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Should Police be Allowed to Use Torture?

[This story refers to the March 17th, 2011 action at the Bible Way Apostolic Church–CW]

Let’s be clear. Police often have to use force, and the law authorizes them to do so. However, it is unacceptable to use force when not necessary and greater force than necessary.

Part of my right hand is numb today, and I cannot fully extend my left arm. This is the result of police techniques that use pain. I was arrested along with Pastor Sidney Keys, and three others of his family and congregation as we nonviolently tried to prevent foreclosure of the Bibleway Apostolic Church in Richmond, which had unsuccessfully tried to renegotiate a predatory mortgage.

I am 65 years old, a practitioner of nonviolence, and have not struck anyone in self-defense since I was a teenager. The Contra Costa Sheriff’s deputies used pain to try to make me walk. I refused to do that, but I was harming no one. Nevertheless, the officers insisted upon lifting me by my handcuffed arms while holding me upside down, thereby causing great pain to my shoulders and handcuffed wrists (See Contra Costa Times photo). Later, after placing me in a vehicle, they left the window open to use cold as coercion.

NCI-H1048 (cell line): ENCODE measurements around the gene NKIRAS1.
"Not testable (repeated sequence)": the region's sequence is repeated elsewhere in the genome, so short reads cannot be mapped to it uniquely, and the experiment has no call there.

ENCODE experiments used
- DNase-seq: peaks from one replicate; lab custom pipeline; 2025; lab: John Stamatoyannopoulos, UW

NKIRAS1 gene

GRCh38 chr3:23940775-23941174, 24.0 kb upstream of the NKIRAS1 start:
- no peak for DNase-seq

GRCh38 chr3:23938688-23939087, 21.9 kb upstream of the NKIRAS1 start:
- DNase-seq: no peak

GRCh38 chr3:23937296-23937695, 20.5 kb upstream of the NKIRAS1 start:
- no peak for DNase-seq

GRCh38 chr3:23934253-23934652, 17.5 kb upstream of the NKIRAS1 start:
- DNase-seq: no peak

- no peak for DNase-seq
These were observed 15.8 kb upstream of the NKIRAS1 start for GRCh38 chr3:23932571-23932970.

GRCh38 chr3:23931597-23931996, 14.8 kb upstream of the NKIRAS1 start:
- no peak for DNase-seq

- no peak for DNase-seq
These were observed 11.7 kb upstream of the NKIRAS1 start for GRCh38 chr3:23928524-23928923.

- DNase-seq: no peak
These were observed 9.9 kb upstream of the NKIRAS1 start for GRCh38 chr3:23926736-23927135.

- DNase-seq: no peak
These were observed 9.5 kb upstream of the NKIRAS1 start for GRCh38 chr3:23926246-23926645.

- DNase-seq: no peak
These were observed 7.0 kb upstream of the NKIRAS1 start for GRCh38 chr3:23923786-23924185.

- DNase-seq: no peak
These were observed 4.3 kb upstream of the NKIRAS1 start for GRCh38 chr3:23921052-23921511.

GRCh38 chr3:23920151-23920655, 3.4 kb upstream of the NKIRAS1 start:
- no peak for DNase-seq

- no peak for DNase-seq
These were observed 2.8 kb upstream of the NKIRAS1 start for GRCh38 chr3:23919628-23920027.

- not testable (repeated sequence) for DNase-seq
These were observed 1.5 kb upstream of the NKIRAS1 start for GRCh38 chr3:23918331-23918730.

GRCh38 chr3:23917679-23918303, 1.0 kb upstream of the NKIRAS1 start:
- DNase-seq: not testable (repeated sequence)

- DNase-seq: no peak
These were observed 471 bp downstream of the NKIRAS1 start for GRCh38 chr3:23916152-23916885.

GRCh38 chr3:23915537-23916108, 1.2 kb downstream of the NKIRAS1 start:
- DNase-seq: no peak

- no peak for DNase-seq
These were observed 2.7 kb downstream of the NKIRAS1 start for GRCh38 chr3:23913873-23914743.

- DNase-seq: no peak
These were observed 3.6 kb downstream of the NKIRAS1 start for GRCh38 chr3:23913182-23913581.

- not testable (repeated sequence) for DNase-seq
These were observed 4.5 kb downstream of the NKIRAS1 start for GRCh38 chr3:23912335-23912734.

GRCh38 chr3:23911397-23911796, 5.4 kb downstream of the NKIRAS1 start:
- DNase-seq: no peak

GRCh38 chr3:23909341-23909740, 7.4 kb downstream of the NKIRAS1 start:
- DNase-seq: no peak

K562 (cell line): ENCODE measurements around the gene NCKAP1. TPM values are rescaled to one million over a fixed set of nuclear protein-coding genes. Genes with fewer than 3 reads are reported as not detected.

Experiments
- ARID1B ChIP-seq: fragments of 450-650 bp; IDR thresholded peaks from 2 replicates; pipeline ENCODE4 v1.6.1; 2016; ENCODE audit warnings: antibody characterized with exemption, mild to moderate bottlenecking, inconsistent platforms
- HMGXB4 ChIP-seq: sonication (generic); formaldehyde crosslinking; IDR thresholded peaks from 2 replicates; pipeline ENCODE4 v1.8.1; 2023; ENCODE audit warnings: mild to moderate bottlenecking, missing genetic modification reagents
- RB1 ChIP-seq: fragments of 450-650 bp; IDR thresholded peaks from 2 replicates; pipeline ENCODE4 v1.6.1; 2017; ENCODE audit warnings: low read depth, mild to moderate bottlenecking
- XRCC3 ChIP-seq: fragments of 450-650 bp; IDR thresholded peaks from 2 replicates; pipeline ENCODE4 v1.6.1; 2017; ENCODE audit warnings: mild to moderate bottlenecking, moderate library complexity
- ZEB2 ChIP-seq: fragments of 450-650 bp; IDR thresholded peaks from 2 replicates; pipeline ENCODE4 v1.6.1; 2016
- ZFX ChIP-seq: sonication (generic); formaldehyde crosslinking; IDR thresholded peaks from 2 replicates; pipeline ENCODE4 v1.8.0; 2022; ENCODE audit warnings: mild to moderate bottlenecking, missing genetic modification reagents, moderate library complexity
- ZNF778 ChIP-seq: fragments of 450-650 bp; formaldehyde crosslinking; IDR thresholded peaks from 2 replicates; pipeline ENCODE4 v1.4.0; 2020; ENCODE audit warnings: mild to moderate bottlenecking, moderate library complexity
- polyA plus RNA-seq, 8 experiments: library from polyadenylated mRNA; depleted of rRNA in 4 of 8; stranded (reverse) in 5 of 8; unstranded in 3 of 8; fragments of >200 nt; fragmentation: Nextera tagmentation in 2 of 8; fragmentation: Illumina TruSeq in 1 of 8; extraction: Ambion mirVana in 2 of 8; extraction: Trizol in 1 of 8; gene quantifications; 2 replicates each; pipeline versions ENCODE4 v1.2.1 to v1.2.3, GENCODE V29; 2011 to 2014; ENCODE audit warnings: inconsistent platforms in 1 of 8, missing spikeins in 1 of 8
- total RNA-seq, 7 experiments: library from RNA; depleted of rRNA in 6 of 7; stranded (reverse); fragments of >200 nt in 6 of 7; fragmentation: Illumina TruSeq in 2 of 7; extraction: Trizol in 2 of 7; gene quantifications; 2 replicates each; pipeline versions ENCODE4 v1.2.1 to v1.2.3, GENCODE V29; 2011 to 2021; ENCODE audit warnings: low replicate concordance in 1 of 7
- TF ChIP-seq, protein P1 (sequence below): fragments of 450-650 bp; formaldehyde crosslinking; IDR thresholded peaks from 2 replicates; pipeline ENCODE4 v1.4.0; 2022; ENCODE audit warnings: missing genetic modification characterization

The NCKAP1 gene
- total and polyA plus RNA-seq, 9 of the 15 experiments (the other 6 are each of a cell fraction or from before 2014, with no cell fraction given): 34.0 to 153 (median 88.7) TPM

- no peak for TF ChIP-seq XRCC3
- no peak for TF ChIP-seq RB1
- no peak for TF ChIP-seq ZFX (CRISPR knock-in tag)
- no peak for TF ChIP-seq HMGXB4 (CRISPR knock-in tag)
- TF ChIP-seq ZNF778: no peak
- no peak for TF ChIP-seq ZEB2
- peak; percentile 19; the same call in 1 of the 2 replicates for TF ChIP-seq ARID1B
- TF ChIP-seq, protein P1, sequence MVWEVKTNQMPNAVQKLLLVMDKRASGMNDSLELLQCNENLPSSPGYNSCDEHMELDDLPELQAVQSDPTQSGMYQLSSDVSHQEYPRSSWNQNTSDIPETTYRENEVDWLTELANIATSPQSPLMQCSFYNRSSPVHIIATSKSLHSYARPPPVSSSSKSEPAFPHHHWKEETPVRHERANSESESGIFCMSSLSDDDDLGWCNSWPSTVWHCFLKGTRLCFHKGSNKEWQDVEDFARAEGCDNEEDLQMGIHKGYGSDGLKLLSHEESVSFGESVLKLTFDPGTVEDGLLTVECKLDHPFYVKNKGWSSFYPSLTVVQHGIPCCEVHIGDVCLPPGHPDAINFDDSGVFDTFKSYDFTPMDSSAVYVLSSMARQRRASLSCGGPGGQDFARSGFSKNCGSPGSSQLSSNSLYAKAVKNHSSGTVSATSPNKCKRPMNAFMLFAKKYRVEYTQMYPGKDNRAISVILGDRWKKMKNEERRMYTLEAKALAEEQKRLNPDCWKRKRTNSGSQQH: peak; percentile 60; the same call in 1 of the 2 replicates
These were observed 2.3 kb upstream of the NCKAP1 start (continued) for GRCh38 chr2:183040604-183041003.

Police apparently believe that they are permitted to do that, and when it fails to achieve the intended result, they continue and possibly increase the torture to obtain compliance. The UN Convention on Torture defines it as “…any act by which severe pain or suffering…is intentionally inflicted on a person for such purposes as obtaining from him…information or a confession, … or intimidating or coercing him…”

This is how the Contra Costa Sheriff’s Department used torture in my case: to intimidate and coerce me into providing information and to assist in my own arrest. They could have simply carried me in a humane manner to wherever they had in mind, and they could have respected my right to remain silent. However, they refused to do so.

According to them, I could have ended the pain and suffering at any time by assisting the officers in my arrest procedure. Unfortunately, that is also part of the definition of torture, i.e. to apply pain and suffering until the victim provides what the torturer wants. They are also very good at their job. The twisting of limbs and application of cold temperature leaves no marks.

This is a sad commentary on our police culture and our society. Instead of a compassionate, professional force for good and reconciliation, risking their lives for the rest of us, we have a gang of hardened enforcers demanding unquestioning obedience through the threat and application of pain and arms. We deserve better from some of our highest paid public servants.

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